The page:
2
Center for Advanced Research in Sleep Medicine, Hôpital du Sacré-Cœur, Montreal, Canada.
3
Center for Studies in Behavioral Neurobiology, PERFORM Center and Department of Exercise Science, Concordia University, Montreal, Canada.
4
Department of Neurosciences, Université de Montréal and Neurology Service, Hôpital du Sacré-Coeur, Montreal, Canada.
5
Department of Psychiatry, Université de Montréal, Montreal, Canada.

Abstract

Sleepwalkers often complain of excessive daytime somnolence. Although excessive daytime somnolence has been associated with cognitive impairment in several sleep disorders, very few data exist concerning sleepwalking. This study aimed to investigate daytime cognitive functioning in adults diagnosed with idiopathic sleepwalking. Fifteen sleepwalkers and 15 matched controls were administered the Continuous Performance Test and Stroop Colour-Word Test in the morning after an overnight polysomnographic assessment. Participants were tested a week later on the same neuropsychological battery, but after 25 h of sleep deprivation, a procedure known to precipitate sleepwalking episodes during subsequent recovery sleep. There were no significant differences between sleepwalkers and controls on any of the cognitive tests administered under normal waking conditions. Testing following sleep deprivation revealed significant impairment in sleepwalkers' executive functions related to inhibitory control, as they made more errors than controls on the Stroop Colour-Word Test and more commission errors on the Continuous Performance Test. Sleepwalkers' scores on measures of executive functions were not associated with self-reported sleepiness or indices of sleep fragmentation from baseline polysomnographic recordings. The results support the idea that sleepwalking involves daytime consequences and suggest that these may also include cognitive impairments in the form of disrupted inhibitory control following sleep deprivation. These disruptions may represent a daytime expression of sleepwalking's pathophysiological mechanisms.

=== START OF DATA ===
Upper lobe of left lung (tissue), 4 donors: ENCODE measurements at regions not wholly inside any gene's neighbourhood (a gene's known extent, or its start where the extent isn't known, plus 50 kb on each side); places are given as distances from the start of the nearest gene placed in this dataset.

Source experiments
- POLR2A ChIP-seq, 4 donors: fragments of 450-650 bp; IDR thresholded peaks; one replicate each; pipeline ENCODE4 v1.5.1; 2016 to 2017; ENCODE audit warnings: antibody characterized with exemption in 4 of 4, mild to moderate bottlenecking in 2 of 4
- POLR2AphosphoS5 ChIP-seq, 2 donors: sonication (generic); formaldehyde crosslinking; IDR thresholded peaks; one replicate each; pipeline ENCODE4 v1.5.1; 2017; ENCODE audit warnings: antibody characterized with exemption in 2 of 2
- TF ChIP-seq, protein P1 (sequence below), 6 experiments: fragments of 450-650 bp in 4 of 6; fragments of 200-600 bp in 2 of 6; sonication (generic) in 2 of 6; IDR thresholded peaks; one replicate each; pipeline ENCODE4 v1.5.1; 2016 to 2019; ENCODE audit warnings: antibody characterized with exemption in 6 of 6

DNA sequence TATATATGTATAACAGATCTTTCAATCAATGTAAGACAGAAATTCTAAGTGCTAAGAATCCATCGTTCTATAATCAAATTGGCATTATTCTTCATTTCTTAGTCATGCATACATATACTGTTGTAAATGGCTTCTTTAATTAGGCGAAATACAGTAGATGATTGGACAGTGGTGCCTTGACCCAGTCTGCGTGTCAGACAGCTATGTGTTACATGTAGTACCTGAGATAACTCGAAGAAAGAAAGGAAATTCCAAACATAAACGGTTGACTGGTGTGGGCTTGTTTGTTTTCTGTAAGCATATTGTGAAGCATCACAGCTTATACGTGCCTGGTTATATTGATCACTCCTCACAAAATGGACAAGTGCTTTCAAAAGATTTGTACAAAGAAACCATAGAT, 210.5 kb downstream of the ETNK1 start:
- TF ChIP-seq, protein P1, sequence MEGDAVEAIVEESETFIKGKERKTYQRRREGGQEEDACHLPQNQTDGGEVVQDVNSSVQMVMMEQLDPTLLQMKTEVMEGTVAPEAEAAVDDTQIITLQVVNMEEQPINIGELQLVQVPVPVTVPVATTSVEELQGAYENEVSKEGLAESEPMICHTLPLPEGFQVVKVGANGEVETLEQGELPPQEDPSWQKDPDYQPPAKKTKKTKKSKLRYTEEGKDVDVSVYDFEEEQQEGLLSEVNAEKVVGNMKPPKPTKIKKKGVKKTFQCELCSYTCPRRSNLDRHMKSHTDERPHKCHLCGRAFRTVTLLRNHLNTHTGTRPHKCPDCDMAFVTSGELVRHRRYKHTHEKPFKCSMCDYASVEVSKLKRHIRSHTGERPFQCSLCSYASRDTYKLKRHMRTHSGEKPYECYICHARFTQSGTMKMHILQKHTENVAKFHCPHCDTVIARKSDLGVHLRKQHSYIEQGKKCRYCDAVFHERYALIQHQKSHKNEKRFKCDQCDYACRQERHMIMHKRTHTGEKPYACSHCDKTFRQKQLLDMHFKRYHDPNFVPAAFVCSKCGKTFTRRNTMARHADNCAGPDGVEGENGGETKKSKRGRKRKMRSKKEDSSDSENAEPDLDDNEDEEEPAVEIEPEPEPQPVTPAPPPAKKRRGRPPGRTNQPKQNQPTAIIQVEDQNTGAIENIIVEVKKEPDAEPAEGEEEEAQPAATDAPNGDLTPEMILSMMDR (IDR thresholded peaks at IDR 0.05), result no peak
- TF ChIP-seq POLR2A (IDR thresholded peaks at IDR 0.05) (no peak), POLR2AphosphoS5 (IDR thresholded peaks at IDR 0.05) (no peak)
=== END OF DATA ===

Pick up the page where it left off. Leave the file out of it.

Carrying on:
KEYWORDS:

cognition; parasomnias; sleepiness; somnambulism; vigilance

PMID:
26087833
DOI:
10.1111/jsr.12315